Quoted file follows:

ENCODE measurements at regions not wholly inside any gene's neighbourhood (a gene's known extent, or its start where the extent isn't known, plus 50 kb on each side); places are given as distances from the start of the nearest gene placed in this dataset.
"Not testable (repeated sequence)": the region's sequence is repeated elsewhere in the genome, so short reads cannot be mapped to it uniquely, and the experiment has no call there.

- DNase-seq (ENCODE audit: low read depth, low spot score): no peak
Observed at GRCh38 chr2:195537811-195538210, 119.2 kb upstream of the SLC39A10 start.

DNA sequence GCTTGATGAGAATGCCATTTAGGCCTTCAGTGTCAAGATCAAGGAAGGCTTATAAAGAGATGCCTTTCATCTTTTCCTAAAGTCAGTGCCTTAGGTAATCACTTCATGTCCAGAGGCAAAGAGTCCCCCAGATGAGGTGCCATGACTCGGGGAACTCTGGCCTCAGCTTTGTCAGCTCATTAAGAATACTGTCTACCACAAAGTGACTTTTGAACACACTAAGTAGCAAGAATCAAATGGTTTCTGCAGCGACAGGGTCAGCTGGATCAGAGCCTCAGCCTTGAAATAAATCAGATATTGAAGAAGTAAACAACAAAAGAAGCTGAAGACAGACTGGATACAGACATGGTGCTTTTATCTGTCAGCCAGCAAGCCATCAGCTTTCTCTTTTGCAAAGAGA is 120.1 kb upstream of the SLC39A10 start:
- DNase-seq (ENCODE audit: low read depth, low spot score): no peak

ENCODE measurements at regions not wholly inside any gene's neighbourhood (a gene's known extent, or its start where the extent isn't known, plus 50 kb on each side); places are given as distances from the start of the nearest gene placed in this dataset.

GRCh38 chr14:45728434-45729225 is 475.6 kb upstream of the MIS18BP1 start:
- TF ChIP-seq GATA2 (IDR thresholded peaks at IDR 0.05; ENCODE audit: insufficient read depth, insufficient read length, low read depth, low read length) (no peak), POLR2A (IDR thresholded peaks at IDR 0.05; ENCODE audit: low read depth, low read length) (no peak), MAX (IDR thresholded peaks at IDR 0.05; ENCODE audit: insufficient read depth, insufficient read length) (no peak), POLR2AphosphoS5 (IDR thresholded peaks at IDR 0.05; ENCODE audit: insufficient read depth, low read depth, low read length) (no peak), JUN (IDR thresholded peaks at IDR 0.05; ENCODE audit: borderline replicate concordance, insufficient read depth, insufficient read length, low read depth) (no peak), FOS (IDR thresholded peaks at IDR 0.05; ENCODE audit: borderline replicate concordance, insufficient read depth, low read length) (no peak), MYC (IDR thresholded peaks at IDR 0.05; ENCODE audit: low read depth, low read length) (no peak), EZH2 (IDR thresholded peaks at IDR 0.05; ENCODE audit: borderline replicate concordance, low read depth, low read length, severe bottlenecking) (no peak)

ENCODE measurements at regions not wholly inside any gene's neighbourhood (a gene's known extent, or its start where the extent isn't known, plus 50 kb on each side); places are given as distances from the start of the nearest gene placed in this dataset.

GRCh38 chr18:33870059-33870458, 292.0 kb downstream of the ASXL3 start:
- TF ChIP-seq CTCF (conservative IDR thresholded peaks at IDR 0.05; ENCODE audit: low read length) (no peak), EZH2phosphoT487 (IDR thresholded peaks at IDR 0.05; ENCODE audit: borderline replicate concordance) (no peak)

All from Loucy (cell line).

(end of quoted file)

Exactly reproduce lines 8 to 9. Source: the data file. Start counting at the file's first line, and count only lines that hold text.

GRCh38 chr14:45728434-45729225 is 475.6 kb upstream of the MIS18BP1 start:
- TF ChIP-seq GATA2 (IDR thresholded peaks at IDR 0.05; ENCODE audit: insufficient read depth, insufficient read length, low read depth, low read length) (no peak), POLR2A (IDR thresholded peaks at IDR 0.05; ENCODE audit: low read depth, low read length) (no peak), MAX (IDR thresholded peaks at IDR 0.05; ENCODE audit: insufficient read depth, insufficient read length) (no peak), POLR2AphosphoS5 (IDR thresholded peaks at IDR 0.05; ENCODE audit: insufficient read depth, low read depth, low read length) (no peak), JUN (IDR thresholded peaks at IDR 0.05; ENCODE audit: borderline replicate concordance, insufficient read depth, insufficient read length, low read depth) (no peak), FOS (IDR thresholded peaks at IDR 0.05; ENCODE audit: borderline replicate concordance, insufficient read depth, low read length) (no peak), MYC (IDR thresholded peaks at IDR 0.05; ENCODE audit: low read depth, low read length) (no peak), EZH2 (IDR thresholded peaks at IDR 0.05; ENCODE audit: borderline replicate concordance, low read depth, low read length, severe bottlenecking) (no peak)